An investigation into methodologies for the modification of contact angle for MX crystallography

C. Burton, M. Prince, P. Topham, P. Docker D. Axford, A. Orville G. Evans, J. Kay, D. Stuart
Aston University,
United Kingdom

Keywords: MX crystallography, sample environments, service microfluidics, hydrophobic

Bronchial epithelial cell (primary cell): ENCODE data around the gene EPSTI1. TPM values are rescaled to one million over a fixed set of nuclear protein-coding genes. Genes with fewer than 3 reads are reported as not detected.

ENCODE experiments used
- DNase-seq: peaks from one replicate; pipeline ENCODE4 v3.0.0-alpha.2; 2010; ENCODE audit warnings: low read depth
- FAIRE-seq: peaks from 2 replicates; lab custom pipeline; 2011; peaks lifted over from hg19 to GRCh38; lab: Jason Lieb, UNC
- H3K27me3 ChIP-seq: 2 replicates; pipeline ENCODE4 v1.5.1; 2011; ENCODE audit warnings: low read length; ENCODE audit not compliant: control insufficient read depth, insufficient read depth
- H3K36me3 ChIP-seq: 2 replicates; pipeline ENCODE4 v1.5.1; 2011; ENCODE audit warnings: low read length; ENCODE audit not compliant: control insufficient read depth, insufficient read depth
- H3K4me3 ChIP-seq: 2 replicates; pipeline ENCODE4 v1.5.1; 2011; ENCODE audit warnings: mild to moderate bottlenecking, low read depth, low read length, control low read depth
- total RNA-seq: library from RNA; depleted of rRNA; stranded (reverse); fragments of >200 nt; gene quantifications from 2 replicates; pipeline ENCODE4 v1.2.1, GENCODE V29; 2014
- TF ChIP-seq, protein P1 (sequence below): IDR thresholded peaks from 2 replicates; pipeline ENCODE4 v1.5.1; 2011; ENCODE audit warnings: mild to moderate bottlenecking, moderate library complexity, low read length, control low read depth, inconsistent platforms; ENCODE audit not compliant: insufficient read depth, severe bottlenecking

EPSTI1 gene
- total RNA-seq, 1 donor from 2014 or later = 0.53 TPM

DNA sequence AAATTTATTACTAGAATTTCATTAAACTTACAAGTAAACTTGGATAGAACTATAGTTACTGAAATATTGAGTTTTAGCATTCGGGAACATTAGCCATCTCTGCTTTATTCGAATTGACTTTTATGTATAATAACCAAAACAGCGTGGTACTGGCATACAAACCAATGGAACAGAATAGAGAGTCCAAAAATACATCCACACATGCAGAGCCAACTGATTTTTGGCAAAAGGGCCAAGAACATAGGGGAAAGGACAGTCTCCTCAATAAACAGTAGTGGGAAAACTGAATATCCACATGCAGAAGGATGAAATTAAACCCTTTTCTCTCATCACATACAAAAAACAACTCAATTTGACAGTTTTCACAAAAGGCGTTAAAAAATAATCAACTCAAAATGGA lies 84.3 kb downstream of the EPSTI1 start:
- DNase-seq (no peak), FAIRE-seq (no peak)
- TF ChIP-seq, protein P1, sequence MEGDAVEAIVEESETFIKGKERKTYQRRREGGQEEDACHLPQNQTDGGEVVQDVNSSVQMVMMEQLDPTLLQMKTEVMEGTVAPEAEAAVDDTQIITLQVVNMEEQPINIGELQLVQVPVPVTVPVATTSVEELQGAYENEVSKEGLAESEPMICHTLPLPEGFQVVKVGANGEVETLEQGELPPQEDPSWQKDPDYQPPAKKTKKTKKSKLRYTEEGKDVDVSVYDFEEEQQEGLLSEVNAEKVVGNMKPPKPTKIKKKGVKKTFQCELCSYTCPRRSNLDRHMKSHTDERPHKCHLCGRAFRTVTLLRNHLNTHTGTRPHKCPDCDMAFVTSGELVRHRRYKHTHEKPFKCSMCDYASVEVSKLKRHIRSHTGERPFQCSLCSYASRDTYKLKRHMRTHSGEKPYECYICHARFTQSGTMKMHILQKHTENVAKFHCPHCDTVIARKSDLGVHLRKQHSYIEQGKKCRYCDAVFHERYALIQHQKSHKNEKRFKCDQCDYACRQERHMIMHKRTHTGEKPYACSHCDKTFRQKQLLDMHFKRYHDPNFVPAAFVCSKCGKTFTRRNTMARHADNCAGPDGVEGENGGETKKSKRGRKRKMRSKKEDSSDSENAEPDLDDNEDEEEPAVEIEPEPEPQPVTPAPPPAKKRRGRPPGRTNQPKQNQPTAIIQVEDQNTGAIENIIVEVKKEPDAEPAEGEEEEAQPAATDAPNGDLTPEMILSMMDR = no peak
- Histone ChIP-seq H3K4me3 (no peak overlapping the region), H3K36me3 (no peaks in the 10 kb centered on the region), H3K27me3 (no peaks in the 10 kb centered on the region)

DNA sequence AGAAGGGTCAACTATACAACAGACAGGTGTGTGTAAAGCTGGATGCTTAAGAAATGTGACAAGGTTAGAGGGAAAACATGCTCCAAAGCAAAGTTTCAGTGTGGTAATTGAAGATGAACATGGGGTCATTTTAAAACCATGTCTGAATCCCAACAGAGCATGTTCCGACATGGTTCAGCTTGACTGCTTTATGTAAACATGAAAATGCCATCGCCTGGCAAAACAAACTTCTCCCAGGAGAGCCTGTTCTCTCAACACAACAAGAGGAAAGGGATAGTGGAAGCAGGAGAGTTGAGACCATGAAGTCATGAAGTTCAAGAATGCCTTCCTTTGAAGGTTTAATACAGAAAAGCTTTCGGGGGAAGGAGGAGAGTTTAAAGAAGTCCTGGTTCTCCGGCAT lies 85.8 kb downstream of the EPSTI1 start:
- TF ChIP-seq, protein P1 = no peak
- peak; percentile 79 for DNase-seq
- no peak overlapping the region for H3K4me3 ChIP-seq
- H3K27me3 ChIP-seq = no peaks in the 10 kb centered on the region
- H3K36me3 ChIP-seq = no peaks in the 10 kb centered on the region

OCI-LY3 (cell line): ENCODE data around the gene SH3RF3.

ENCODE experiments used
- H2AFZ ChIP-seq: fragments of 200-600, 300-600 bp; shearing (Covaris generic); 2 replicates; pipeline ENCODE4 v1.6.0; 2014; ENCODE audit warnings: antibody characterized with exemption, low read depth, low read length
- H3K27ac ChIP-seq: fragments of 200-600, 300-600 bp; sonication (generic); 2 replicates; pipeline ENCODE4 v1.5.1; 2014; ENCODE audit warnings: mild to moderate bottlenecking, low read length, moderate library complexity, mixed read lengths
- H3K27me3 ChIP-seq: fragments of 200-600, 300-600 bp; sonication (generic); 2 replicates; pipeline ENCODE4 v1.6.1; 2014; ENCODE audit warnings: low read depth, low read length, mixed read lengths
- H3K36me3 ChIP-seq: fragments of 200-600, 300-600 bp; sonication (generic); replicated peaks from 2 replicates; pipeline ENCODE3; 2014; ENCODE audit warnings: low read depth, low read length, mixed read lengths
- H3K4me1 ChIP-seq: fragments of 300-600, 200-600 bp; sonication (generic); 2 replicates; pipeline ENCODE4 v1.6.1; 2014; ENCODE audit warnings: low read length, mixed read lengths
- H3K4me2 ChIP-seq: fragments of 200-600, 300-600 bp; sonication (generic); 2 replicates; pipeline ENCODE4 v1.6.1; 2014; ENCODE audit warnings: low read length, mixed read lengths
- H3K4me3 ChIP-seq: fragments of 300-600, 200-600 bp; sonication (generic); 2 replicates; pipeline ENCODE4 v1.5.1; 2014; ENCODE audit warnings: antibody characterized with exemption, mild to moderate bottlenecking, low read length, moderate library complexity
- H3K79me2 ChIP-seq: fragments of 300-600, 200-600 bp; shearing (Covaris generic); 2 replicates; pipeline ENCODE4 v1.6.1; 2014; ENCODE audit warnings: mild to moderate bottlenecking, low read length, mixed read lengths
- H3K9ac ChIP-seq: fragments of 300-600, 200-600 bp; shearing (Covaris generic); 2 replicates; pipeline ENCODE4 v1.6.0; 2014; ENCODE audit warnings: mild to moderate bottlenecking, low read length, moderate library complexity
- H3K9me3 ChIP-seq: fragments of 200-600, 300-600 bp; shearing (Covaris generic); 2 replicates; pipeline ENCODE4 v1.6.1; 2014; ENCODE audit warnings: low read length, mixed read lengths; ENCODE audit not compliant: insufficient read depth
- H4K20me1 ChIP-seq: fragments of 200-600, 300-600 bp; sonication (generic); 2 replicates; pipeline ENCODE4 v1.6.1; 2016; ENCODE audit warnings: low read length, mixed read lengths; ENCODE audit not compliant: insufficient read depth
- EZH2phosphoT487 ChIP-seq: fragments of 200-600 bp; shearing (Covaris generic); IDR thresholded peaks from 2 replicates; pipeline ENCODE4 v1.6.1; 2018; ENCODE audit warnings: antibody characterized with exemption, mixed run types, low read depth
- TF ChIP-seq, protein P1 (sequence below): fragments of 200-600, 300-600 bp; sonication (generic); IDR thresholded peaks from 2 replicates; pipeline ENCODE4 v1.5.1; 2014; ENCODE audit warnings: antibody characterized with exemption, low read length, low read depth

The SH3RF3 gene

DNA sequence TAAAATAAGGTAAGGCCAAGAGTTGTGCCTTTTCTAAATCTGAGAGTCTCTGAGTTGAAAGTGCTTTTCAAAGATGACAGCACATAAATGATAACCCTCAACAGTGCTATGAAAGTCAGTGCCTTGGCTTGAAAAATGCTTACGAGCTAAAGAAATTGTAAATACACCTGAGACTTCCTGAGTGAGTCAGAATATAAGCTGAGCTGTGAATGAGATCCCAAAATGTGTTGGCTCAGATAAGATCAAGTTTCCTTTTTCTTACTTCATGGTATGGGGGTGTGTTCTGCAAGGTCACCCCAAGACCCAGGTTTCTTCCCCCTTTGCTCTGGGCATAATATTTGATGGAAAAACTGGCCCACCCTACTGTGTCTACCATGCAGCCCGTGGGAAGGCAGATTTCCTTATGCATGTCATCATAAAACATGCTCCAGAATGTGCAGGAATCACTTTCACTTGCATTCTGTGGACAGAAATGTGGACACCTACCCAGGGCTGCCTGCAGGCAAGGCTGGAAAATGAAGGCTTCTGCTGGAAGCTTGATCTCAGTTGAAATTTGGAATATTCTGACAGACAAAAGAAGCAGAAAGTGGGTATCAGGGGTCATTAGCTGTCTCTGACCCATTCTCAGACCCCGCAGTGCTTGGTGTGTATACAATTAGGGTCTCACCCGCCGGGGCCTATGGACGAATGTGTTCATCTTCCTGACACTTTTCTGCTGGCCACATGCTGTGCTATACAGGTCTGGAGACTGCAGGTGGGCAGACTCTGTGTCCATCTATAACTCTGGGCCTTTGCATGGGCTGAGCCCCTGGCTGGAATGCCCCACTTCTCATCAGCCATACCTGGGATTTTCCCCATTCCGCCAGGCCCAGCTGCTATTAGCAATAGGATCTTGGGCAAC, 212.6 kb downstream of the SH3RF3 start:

This paper describes a detailed investigation into a range of surface modifications for manipulating the hydrophobicity of X-ray compatible materials for the application of surface microfluidics. With traditional microfluidics, as the scale of a fluid channel reduces, the hydrostatic pressures required to overcome flow resistance increase. This is initially often due to adverse surface wetting properties of the channel. The same forces responsible for arresting flow in this way can however be used to control microfluidic flows on the surface of a chip by appropriate patterning the surface with hydrophilic regions to encourage wetting, and hydrophobic regions to prevent wetting in areas where it is not desired. By using surface micro fluidics in this way many of the inherent complications arising from enclosed microfluidics are eliminated along with the often expensive processing routes to produce them. The viability of surface patterned microfluidics for macro molecular crystallography is entirely governed by access to surface treatment methodologies which enable the surface contact angle to be selectively controlled. This paper evaluates a number of hydrophobic surface modifications for the development of surface microfluidic protein crystal slurry manipulation systems for the application of MX crystallography. This paper will detail the process of reviewing and benchmarking the static contact angle of a number of X-ray compatible microfluidic substrate by way of sessile droplet methods. These materials will then be patterned with the techniques investigated and the contact angles revisited. The work continues evaluating recently introduced techniques to capture micro crystal slurries, diffraction testing taking place at the Diamond Light Source, a third generation light source in the United Kingdom. One of the outcomes to be realized from this work is the ability to accurately array samples on a surface prior to x-ray interrogation. Such an array could take the form of a 2D microwell plate. Surface devices could have a variety of applications suitable for some of the maturing technologies used to introduce sample to an X-ray beam, for example depositing sample into Kapton loops for serial approaches or for the arrays to be acoustically launched into a beam for more parallel methodologies. Of greater interest to the authors is the possibility to interrogate sample whilst sat in these arrays and the reason the substrate materials selected were themselves X ray compatible. We believe the results from this study will lead to new and exciting advances in sample manipulation initially for the MX community but also for the X ray community at large.